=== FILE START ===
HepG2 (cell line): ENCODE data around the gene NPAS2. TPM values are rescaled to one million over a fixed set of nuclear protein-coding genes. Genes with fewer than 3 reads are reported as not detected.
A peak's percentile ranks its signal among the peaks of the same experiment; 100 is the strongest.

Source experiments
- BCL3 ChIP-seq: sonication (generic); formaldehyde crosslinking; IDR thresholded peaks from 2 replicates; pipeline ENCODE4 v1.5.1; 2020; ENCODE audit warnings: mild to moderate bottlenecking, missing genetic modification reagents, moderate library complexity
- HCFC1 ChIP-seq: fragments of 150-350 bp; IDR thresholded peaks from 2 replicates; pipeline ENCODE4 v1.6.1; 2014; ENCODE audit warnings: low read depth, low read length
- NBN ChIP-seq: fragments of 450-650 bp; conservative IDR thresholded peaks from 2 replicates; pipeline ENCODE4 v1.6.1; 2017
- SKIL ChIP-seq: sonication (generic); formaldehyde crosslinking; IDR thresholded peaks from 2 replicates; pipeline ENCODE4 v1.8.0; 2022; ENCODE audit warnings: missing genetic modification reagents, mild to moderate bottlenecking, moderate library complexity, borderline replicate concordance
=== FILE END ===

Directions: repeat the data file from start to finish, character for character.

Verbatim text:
HepG2 (cell line): ENCODE data around the gene NPAS2. TPM values are rescaled to one million over a fixed set of nuclear protein-coding genes. Genes with fewer than 3 reads are reported as not detected.
A peak's percentile ranks its signal among the peaks of the same experiment; 100 is the strongest.

Source experiments
- BCL3 ChIP-seq: sonication (generic); formaldehyde crosslinking; IDR thresholded peaks from 2 replicates; pipeline ENCODE4 v1.5.1; 2020; ENCODE audit warnings: mild to moderate bottlenecking, missing genetic modification reagents, moderate library complexity
- HCFC1 ChIP-seq: fragments of 150-350 bp; IDR thresholded peaks from 2 replicates; pipeline ENCODE4 v1.6.1; 2014; ENCODE audit warnings: low read depth, low read length
- NBN ChIP-seq: fragments of 450-650 bp; conservative IDR thresholded peaks from 2 replicates; pipeline ENCODE4 v1.6.1; 2017
- SKIL ChIP-seq: sonication (generic); formaldehyde crosslinking; IDR thresholded peaks from 2 replicates; pipeline ENCODE4 v1.8.0; 2022; ENCODE audit warnings: missing genetic modification reagents, mild to moderate bottlenecking, moderate library complexity, borderline replicate concordance